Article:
Another year, another comedy fest! The well established Billy T Jams kicks off as a precursor to the festival and is also a great opportunity to check out the acts who are in the running for the Billy T award which aims to recognize and support up-and-coming comedians in the local circuit.
This year’s showcase was hosted by former winner Rhys Mathewson who was in fine form with his charmingly self-deprecating style of comedy and sharp wit. It’s really great to see those up for the award were predominantly females which says a lot about the future of New Zealand comedy.
Last year’s Best Newcomer winner and indisputable “long human” Melanie Bracewell kicked the evening off. Her archetypal woes of the single woman were given new light and humor with her quirky yet spot on analogies on usual suspect topics like dating, sex and social media.
Next to take the stage was Alice Snedden with material that was similarly standard fare yet her dry observational humor had some good comic moments. Where she really got into her stride was when sharing stories about her mum who it seems has a penchant for comedy too.
Comedians turned self-proclaimed pop stars Two Hearts (Laura Daniel and Joseph Moore) closed the first half with their irreverent brand of musical satire. Though pairing music and comedy is not new, this boisterous duo easily entertain with their delightfully catchy and facetious tunes about love (the fan girling type) and slutty ghosts.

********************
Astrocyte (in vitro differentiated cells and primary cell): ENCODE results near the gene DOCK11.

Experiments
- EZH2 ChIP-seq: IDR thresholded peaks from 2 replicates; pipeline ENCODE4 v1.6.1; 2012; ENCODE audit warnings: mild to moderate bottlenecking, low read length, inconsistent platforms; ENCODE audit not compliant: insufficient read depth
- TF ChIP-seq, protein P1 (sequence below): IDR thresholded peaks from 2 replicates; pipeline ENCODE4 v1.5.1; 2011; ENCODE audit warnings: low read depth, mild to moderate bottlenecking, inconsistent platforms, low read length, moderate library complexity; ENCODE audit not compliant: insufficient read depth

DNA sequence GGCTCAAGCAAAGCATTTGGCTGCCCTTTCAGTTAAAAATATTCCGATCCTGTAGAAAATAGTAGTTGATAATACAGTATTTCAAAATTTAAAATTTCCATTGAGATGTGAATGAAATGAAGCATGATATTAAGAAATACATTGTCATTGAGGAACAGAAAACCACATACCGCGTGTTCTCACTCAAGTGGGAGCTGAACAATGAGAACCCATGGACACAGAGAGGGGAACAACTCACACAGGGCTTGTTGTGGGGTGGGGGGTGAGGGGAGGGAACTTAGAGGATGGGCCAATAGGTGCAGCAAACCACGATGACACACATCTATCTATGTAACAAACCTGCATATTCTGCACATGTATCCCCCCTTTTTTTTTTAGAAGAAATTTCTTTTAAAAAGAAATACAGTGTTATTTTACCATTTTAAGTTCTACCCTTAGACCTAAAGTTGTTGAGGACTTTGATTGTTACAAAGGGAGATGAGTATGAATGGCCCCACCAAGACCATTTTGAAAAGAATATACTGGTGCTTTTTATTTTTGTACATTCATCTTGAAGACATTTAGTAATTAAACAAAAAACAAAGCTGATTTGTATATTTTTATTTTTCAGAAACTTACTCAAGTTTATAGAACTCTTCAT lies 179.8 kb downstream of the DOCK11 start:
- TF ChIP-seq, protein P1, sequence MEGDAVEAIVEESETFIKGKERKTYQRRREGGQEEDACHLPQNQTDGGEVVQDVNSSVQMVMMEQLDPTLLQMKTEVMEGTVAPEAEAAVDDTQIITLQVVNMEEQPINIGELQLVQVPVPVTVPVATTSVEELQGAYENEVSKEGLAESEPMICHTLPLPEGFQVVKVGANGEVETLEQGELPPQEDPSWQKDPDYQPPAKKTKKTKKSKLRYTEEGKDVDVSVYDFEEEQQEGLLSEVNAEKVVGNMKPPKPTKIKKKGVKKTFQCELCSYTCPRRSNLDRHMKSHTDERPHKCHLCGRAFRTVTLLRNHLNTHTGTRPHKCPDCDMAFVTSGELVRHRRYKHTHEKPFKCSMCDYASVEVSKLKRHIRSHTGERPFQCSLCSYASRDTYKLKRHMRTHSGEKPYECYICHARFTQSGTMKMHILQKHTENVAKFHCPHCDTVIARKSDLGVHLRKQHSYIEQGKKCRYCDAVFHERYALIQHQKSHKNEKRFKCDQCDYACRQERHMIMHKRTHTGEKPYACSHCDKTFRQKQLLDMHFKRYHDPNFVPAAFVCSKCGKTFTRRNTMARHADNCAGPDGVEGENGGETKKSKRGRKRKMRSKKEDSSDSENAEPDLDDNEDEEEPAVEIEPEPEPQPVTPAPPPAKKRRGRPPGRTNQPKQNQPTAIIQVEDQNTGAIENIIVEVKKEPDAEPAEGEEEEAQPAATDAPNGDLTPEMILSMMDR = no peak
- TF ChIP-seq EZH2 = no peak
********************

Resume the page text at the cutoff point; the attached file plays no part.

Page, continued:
Donna Brookbanks‘ elaborate introduction which was like a reverse crowd surf was probably a bit overkill but it is very much part of her schtick. Her socially awkward persona couple well with the physical theatre she brings to her performance for an oddly endearing set.
James Malcolm rounds up the cast of this year’s nominees with casual banter about being a gay icon (according to a teenage fan) which he uses as a springboard to crowd test his gaydar and also a rather harrowing tidbit about his over-sharing mother. While he doesn’t bring anything particularly new to the table, his material had good comedic value.
Last year’s winner Angella Dravid closes the show with her unique brand of low key comedic storytelling. There is something really appealing about her trademark nervous disposition and awkward demeanor – you can’t help but be drawn in to her anecdotes.
All in all, it was a good laugh out that has got the laughing muscles itching for more. Bring on the festival!
All these 2018 nominees have solo shows at the upcoming New Zealand International Comedy Festival which kicks off from 26 April for just over 3 weeks. Check out comedyfestival.co.nz for dates and more info.